Example 2: Shakespeare, Henry VI (1591), Part 2 Act 1 Scene 1
Unto the main! O father, Maine is lost; (1)
That Maine which by main force Warwick did win, (2)
And would have kept so long as breath did last!
Main chance, father, you meant; but I meant Maine, (3)
Which I will win from France, or else be slain
Shakespeare uses the combination of main - Maine several times in this excerpt from Henry VI. These are homophones. Warwick repeats the word main as a transitional means (sound unit) to redefine Maine, the French county. Then, he adds meant (a variant of main - Maine) in between the last homophonic pair (3).
Reading the text may not cause ambiguity since you can read the words and know exactly what each word means. However, if you watch the play or only hear this wordplay, it may cause some confusion.
Important to note: Keep in mind that language is constantly changing, and so is pronunciation. What were homophones in the 16-17th century (when Shakespeare was writing), may not be homophones now, and vice versa. Modern pronunciation can prevent the audience from experiencing the language as Shakespeare intended it. That is why in 2004, the Globe Theater changed the pronunciation of Shakespeare's play to its 'original pronunciation'.
Homophone and homonym
Example 3: Lewis Carroll, Alice in Wonderland (1865).
'How is bread made?'
'I know that!' Alice cried eagerly. 'You take some flour ─'
'Where do you pick the flower?' the white queen asked. 'In the garden or in the hedges?'
'Well, it isn't picked at all' Alice explained; it's ground ─ '
'How many acres of ground?' said the White Queen.
The words flour - flower are homophones because they're pronounced the same but written differently. Of course, to make bread we need flour, not flower, but by playing with words in this way, Carroll provides some comical impressions of the characters.
The words ground - ground are homonyms because they're pronounced and written the same but have different meanings. The first ground refers to 'the surface of the earth', while the second one means 'an area of land'.
Like the previous examples, this piece from Alice in Wonderland shows that homonymy can be humorous, but at the same time, can cause ambiguity.
Important to note: To decide whether a pair of words are homophones, you need to check their pronunciation. However, this can be tricky as different individuals may pronounce things differently depending on their background (regional accents, sociolects, etc.). Homophonic words are then determined by the standard pronunciation. If you're not sure how a word is pronounced in Standard English, go to your favourite dictionary and listen to the pronunciation recordings.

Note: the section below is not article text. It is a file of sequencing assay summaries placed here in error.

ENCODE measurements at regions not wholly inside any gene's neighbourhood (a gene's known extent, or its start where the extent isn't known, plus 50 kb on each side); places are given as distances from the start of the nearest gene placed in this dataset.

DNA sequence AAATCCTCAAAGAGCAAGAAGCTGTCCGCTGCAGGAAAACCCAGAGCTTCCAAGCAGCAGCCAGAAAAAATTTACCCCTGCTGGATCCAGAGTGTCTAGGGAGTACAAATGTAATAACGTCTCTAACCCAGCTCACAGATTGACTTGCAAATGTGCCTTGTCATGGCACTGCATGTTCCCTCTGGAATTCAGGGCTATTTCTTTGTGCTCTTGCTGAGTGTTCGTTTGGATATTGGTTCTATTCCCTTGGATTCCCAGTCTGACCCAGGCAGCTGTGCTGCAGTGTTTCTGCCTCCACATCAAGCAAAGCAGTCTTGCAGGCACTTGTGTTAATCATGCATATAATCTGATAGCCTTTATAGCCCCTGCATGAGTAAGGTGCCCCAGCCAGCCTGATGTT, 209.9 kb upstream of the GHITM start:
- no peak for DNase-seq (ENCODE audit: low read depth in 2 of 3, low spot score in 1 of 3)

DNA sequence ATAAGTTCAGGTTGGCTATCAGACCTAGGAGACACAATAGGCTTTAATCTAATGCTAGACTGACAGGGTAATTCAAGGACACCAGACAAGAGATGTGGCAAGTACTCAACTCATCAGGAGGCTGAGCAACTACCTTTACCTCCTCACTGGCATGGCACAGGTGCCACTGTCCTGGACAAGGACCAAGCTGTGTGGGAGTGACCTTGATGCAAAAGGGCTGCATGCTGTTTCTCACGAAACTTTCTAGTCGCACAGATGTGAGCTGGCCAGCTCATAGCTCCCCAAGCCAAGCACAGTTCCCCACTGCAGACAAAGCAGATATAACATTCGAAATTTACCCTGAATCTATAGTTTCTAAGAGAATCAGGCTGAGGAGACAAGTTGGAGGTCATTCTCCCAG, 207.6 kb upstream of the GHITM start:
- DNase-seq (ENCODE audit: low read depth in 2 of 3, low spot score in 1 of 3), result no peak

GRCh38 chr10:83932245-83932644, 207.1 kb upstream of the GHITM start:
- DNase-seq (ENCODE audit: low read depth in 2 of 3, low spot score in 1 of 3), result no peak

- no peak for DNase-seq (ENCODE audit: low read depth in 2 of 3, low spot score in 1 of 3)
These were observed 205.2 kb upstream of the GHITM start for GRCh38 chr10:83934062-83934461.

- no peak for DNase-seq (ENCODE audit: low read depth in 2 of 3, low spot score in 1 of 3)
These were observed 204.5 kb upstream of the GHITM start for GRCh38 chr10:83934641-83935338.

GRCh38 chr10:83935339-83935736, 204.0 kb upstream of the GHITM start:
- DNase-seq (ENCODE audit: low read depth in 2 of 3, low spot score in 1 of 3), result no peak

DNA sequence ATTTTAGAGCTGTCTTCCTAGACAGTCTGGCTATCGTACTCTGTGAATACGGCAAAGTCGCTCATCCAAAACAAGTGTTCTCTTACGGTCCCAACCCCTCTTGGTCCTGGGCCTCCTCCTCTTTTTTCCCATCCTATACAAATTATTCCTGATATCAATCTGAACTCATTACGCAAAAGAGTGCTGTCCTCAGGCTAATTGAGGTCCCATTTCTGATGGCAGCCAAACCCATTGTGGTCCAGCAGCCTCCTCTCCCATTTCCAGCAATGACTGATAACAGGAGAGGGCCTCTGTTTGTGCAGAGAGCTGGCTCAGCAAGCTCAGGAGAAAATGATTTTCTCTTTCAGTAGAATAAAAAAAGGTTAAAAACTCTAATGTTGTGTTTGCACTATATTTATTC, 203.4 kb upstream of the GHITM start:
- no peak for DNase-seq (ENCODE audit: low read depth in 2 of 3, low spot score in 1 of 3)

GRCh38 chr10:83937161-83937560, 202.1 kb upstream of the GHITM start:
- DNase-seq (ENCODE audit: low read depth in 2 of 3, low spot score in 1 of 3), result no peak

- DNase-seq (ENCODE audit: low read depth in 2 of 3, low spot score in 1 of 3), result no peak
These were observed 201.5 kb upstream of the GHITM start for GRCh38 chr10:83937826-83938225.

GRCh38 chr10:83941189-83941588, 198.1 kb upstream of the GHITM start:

What is the difference between homonymy and polysemy?
If you read or hear two words that are written or pronounced the same but have different meanings, they are likely to be either an example of homonymy or polysemy. Deciding what kind of relationship the two words have can be challenging, but not once you understand the differences between these terms.
- Are words with different meanings but with the same pronunciation and/or spelling.
- Are listed under multiple dictionary entries.
- Can be verb-noun combination: to address - an address, to rock - a rock, to park - a park.
- Refers to a word with multiple meanings.
- Are listed under a single dictionary entry.
- Must stem from the same word class, eg noun-noun: mouse (an animal - computer device), wings (parts of birds for flying - a building section), beam (a line of light - a piece of wood).
Homonymy vs. polysemy example
Let's take the word rose.
First, analyze the multiple meanings and word class. Rose has two meanings (unrelated) and two different word classes:
- a flower (noun) and,
- past form of rise (verb).
Second, if the words have multiple forms (multiple entries in a dictionary), eg a verb and noun, they are homonyms. If the two words stem from a single form (one entry in a dictionary), eg a verb or noun, they are polysemies. The word rose has two word forms: a noun and a verb. Thus, rose is a homonym.
Third, check if the different meanings are related. The two meanings of rose ('a flower' and 'the past form of rise') are not related. This further proves that rose is a homonym.
On the other hand, the word bank ('of a river' and 'a financial institution') is an example of polysemy because it only has one form (noun) and both meanings are related. Take a look at the diagram below for visual aid.
Fig. 4 - Homonymy deals with unrelated meanings, whereas polysemy deals with related meanings.
From the diagram, we can conclude that both homonymous and polysemic words have multiple meanings, but what distinguishes them is the number of forms the words have and the relation between the different meanings:
- Homonymy: multiple forms (several dictionary entries) and unrelated meanings.
- Polysemy: a single form (one dictionary entry) and related meanings.
Homonymy - Key takeaways
- Homonymy defines words with different meanings but with the same pronunciation and/or spelling.
- Homonymy is the broad term for homophones and homographs.
- Homophones are words with different meanings but the same pronunciation, while homographs are words with different meanings and pronunciations but the same spelling.
- Homonyms are usually used to create rhythmic effects and multiple meanings which may cause ambiguity, puncture, and shrewdness or humorous effects.
- Homonymy differs from polysemy - polysemy refers to words with several related meanings but listed under one dictionary entry.
Homonyms are two words which can have the same spelling or pronunciation, but very different meanings. Some good homonyms examples include 'bear', which is both the name of an animal and a word meaning 'tolerating something'.What is the meaning of homonymy? ›
Homonymy is the relationship between words that are homonyms—words that have different meanings but are pronounced the same or spelled the same or both. It can also refer to the state of being homonyms. The word homonym can be used as a synonym for both homophone and homograph.What are the 20 examples of homonyms? ›
|accept - take in||except - other than|
|real - factual||reel - roll|
|right - correct; not left||write - scribble|
|ring - encircle||wring - squeeze|
|road - street||rode - past tense of ride|
- Homophones sound the same but are often spelled differently.
- Homographs have the same spelling but do not necessarily sound the same.
Using the broad definition in which any two words that share the same spelling or the same pronunciation are homonyms, it's possible to define five types of homonym in the English language. These are capitonyms, heteronyms, homographs, homophones and polysemes.